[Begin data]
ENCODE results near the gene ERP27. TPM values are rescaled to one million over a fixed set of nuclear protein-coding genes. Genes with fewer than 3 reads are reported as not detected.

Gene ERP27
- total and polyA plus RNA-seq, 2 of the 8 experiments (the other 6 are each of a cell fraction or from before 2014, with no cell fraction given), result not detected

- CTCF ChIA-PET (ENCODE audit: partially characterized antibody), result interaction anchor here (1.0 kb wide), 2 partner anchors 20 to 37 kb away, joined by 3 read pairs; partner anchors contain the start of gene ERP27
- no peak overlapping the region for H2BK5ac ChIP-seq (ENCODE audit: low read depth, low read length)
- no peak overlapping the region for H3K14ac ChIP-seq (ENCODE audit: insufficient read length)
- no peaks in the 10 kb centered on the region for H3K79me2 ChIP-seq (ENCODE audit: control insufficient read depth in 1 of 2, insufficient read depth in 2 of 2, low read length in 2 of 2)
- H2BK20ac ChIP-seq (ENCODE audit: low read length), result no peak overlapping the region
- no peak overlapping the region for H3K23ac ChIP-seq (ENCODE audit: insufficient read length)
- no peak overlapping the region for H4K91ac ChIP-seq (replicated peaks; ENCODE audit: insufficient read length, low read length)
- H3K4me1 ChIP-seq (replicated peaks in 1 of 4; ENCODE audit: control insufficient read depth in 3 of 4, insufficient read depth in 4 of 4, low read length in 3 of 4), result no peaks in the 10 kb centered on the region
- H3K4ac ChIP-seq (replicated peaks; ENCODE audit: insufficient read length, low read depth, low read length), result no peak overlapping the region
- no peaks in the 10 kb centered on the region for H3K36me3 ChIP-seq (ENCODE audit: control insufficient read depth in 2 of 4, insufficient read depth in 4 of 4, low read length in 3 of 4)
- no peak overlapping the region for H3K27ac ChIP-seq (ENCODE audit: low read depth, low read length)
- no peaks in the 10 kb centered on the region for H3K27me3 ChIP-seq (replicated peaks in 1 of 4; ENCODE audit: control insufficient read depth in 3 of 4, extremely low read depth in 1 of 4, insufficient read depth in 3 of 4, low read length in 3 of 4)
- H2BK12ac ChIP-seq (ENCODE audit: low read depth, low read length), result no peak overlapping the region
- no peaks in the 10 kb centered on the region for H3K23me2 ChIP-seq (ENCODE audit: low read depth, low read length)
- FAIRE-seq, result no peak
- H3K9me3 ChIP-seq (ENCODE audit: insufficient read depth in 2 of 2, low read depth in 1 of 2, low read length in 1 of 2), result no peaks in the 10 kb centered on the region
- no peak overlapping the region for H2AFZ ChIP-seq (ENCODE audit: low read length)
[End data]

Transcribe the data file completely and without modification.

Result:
ENCODE results near the gene ERP27. TPM values are rescaled to one million over a fixed set of nuclear protein-coding genes. Genes with fewer than 3 reads are reported as not detected.

Gene ERP27
- total and polyA plus RNA-seq, 2 of the 8 experiments (the other 6 are each of a cell fraction or from before 2014, with no cell fraction given), result not detected

- CTCF ChIA-PET (ENCODE audit: partially characterized antibody), result interaction anchor here (1.0 kb wide), 2 partner anchors 20 to 37 kb away, joined by 3 read pairs; partner anchors contain the start of gene ERP27
- no peak overlapping the region for H2BK5ac ChIP-seq (ENCODE audit: low read depth, low read length)
- no peak overlapping the region for H3K14ac ChIP-seq (ENCODE audit: insufficient read length)
- no peaks in the 10 kb centered on the region for H3K79me2 ChIP-seq (ENCODE audit: control insufficient read depth in 1 of 2, insufficient read depth in 2 of 2, low read length in 2 of 2)
- H2BK20ac ChIP-seq (ENCODE audit: low read length), result no peak overlapping the region
- no peak overlapping the region for H3K23ac ChIP-seq (ENCODE audit: insufficient read length)
- no peak overlapping the region for H4K91ac ChIP-seq (replicated peaks; ENCODE audit: insufficient read length, low read length)
- H3K4me1 ChIP-seq (replicated peaks in 1 of 4; ENCODE audit: control insufficient read depth in 3 of 4, insufficient read depth in 4 of 4, low read length in 3 of 4), result no peaks in the 10 kb centered on the region
- H3K4ac ChIP-seq (replicated peaks; ENCODE audit: insufficient read length, low read depth, low read length), result no peak overlapping the region
- no peaks in the 10 kb centered on the region for H3K36me3 ChIP-seq (ENCODE audit: control insufficient read depth in 2 of 4, insufficient read depth in 4 of 4, low read length in 3 of 4)
- no peak overlapping the region for H3K27ac ChIP-seq (ENCODE audit: low read depth, low read length)
- no peaks in the 10 kb centered on the region for H3K27me3 ChIP-seq (replicated peaks in 1 of 4; ENCODE audit: control insufficient read depth in 3 of 4, extremely low read depth in 1 of 4, insufficient read depth in 3 of 4, low read length in 3 of 4)
- H2BK12ac ChIP-seq (ENCODE audit: low read depth, low read length), result no peak overlapping the region
- no peaks in the 10 kb centered on the region for H3K23me2 ChIP-seq (ENCODE audit: low read depth, low read length)
- FAIRE-seq, result no peak
- H3K9me3 ChIP-seq (ENCODE audit: insufficient read depth in 2 of 2, low read depth in 1 of 2, low read length in 1 of 2), result no peaks in the 10 kb centered on the region
- no peak overlapping the region for H2AFZ ChIP-seq (ENCODE audit: low read length)